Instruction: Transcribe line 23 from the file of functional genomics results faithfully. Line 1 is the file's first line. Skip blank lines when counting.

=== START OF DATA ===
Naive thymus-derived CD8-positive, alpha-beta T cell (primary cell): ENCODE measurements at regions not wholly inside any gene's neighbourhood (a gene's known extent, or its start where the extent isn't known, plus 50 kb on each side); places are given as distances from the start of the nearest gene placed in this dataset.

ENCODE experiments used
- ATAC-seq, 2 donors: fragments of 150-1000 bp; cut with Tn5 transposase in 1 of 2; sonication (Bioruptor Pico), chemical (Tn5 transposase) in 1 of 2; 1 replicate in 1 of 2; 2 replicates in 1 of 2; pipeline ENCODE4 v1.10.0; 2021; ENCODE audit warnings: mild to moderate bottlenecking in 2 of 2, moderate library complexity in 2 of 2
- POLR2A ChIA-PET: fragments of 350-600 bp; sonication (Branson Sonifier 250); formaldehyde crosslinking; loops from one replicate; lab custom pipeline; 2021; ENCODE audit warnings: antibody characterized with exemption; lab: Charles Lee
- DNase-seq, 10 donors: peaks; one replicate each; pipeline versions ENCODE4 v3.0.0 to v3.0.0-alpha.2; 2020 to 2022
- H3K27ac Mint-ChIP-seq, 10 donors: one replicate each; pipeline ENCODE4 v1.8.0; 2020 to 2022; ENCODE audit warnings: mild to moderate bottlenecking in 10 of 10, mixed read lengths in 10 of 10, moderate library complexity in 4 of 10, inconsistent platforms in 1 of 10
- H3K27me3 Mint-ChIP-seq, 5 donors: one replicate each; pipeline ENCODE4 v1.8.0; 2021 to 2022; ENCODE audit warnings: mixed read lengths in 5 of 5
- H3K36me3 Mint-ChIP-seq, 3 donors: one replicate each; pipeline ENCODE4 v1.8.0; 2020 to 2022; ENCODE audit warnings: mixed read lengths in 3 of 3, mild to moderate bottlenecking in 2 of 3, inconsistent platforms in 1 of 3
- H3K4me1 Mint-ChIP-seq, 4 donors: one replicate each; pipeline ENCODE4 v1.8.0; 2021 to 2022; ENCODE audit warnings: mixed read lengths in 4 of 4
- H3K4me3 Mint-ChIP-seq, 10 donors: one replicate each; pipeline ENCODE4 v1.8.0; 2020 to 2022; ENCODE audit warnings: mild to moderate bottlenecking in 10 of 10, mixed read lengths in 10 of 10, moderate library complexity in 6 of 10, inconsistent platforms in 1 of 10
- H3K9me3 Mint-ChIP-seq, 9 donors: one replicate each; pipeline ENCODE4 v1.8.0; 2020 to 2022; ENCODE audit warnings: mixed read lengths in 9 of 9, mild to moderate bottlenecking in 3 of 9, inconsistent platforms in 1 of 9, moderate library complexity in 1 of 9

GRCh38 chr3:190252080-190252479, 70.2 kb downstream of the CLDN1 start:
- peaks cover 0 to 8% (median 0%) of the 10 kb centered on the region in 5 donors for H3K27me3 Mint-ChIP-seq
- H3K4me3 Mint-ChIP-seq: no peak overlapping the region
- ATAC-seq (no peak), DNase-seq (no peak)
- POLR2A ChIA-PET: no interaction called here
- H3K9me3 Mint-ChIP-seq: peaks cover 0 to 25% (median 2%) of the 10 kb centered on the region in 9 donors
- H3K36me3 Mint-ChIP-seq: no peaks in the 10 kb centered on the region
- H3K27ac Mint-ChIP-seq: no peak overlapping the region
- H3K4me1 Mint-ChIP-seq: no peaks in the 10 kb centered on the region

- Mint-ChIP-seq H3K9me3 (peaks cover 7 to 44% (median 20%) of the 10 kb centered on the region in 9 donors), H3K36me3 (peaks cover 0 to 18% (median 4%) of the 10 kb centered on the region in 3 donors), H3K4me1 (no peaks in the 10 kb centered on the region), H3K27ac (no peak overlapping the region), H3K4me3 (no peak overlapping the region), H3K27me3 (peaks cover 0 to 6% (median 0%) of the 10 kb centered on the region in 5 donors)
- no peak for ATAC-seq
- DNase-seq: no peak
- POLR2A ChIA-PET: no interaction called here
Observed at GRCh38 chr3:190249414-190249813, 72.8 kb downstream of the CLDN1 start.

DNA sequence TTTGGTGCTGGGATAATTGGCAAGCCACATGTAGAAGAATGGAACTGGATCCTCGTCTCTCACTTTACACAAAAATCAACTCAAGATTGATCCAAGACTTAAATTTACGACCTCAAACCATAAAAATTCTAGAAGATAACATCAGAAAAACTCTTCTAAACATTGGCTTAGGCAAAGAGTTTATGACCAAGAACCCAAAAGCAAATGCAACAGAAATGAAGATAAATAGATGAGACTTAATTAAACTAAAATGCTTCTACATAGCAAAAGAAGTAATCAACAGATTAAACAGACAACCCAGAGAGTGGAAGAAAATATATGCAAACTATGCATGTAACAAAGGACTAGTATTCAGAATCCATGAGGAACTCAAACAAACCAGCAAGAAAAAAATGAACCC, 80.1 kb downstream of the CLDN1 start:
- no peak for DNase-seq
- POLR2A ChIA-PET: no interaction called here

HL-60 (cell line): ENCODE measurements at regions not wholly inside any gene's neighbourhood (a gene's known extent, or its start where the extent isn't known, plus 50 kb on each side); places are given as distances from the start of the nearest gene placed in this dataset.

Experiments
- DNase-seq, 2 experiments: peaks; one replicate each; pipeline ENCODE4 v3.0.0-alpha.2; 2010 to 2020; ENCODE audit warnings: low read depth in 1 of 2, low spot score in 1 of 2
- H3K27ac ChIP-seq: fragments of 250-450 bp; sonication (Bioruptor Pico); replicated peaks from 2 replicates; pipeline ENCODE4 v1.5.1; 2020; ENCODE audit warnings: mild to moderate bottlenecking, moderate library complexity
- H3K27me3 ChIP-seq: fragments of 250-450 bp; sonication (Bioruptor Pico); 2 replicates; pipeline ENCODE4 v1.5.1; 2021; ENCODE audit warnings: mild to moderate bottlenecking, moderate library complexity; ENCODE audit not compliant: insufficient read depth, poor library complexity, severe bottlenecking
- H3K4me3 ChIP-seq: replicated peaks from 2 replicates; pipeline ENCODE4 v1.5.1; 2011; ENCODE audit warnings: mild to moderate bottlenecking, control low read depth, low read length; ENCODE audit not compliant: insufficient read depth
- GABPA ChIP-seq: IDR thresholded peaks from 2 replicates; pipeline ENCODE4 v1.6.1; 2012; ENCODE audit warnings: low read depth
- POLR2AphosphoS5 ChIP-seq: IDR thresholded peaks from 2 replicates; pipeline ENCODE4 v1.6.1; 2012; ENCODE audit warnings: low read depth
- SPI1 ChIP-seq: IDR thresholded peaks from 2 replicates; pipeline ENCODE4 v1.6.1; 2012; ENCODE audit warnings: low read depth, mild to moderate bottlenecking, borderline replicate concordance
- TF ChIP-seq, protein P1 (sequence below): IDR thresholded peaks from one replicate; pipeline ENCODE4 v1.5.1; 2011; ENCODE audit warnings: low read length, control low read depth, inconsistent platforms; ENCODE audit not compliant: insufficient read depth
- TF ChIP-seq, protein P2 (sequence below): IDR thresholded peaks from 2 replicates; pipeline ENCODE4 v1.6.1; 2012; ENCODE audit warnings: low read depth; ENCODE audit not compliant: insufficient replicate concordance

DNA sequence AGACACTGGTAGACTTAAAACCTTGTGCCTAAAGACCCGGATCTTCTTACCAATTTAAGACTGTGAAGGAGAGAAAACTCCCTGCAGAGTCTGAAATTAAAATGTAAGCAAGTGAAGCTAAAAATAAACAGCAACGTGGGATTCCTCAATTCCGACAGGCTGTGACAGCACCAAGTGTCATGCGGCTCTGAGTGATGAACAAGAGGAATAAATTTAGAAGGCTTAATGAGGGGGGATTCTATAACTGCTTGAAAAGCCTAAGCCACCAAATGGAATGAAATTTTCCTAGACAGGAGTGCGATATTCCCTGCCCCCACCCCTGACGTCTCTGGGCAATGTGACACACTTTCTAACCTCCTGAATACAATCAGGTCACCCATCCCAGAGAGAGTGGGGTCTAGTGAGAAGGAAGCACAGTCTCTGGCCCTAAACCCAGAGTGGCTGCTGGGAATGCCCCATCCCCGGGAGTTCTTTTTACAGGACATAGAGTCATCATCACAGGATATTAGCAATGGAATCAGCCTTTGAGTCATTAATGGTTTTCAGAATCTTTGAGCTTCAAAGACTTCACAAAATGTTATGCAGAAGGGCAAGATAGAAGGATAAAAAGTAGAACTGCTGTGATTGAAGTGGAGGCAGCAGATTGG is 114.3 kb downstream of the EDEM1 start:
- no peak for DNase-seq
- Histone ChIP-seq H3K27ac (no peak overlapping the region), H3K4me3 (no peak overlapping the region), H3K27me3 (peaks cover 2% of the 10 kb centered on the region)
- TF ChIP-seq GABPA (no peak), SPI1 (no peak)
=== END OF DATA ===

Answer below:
- DNase-seq: no peak